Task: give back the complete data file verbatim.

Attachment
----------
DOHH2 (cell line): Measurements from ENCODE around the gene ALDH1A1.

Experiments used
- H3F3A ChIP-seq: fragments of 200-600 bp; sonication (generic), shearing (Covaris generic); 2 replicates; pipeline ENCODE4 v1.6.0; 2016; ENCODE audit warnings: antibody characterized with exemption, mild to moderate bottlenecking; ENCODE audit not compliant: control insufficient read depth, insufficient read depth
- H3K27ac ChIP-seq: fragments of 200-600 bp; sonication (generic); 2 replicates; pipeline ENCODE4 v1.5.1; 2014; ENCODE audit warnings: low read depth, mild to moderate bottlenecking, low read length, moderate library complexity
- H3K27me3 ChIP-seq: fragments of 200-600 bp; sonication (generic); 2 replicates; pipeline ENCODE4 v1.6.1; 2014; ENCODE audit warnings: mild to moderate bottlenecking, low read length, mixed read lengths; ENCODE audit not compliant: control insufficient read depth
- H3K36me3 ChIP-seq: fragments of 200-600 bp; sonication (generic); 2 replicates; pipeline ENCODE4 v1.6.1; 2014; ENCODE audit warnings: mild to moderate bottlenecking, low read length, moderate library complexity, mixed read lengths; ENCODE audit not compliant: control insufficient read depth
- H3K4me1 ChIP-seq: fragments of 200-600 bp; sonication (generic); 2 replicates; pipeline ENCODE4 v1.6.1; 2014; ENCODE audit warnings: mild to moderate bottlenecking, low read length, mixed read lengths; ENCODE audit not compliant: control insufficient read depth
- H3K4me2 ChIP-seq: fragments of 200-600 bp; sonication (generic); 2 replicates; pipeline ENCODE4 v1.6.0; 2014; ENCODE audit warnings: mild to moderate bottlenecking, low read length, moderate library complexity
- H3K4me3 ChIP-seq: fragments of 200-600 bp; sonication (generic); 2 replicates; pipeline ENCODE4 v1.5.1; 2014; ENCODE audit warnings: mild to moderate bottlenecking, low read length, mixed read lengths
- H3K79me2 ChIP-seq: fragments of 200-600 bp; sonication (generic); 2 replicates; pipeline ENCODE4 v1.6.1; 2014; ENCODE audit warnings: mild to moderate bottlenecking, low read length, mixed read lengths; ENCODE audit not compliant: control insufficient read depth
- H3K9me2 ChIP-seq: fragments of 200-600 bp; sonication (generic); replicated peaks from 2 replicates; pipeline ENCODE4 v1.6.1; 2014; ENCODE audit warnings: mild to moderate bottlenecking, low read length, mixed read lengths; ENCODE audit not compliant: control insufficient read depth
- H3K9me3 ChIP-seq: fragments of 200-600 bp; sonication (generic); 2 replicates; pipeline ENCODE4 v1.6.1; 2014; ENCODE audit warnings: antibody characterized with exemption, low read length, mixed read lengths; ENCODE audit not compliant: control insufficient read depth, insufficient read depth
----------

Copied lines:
DOHH2 (cell line): Measurements from ENCODE around the gene ALDH1A1.

Experiments used
- H3F3A ChIP-seq: fragments of 200-600 bp; sonication (generic), shearing (Covaris generic); 2 replicates; pipeline ENCODE4 v1.6.0; 2016; ENCODE audit warnings: antibody characterized with exemption, mild to moderate bottlenecking; ENCODE audit not compliant: control insufficient read depth, insufficient read depth
- H3K27ac ChIP-seq: fragments of 200-600 bp; sonication (generic); 2 replicates; pipeline ENCODE4 v1.5.1; 2014; ENCODE audit warnings: low read depth, mild to moderate bottlenecking, low read length, moderate library complexity
- H3K27me3 ChIP-seq: fragments of 200-600 bp; sonication (generic); 2 replicates; pipeline ENCODE4 v1.6.1; 2014; ENCODE audit warnings: mild to moderate bottlenecking, low read length, mixed read lengths; ENCODE audit not compliant: control insufficient read depth
- H3K36me3 ChIP-seq: fragments of 200-600 bp; sonication (generic); 2 replicates; pipeline ENCODE4 v1.6.1; 2014; ENCODE audit warnings: mild to moderate bottlenecking, low read length, moderate library complexity, mixed read lengths; ENCODE audit not compliant: control insufficient read depth
- H3K4me1 ChIP-seq: fragments of 200-600 bp; sonication (generic); 2 replicates; pipeline ENCODE4 v1.6.1; 2014; ENCODE audit warnings: mild to moderate bottlenecking, low read length, mixed read lengths; ENCODE audit not compliant: control insufficient read depth
- H3K4me2 ChIP-seq: fragments of 200-600 bp; sonication (generic); 2 replicates; pipeline ENCODE4 v1.6.0; 2014; ENCODE audit warnings: mild to moderate bottlenecking, low read length, moderate library complexity
- H3K4me3 ChIP-seq: fragments of 200-600 bp; sonication (generic); 2 replicates; pipeline ENCODE4 v1.5.1; 2014; ENCODE audit warnings: mild to moderate bottlenecking, low read length, mixed read lengths
- H3K79me2 ChIP-seq: fragments of 200-600 bp; sonication (generic); 2 replicates; pipeline ENCODE4 v1.6.1; 2014; ENCODE audit warnings: mild to moderate bottlenecking, low read length, mixed read lengths; ENCODE audit not compliant: control insufficient read depth
- H3K9me2 ChIP-seq: fragments of 200-600 bp; sonication (generic); replicated peaks from 2 replicates; pipeline ENCODE4 v1.6.1; 2014; ENCODE audit warnings: mild to moderate bottlenecking, low read length, mixed read lengths; ENCODE audit not compliant: control insufficient read depth
- H3K9me3 ChIP-seq: fragments of 200-600 bp; sonication (generic); 2 replicates; pipeline ENCODE4 v1.6.1; 2014; ENCODE audit warnings: antibody characterized with exemption, low read length, mixed read lengths; ENCODE audit not compliant: control insufficient read depth, insufficient read depth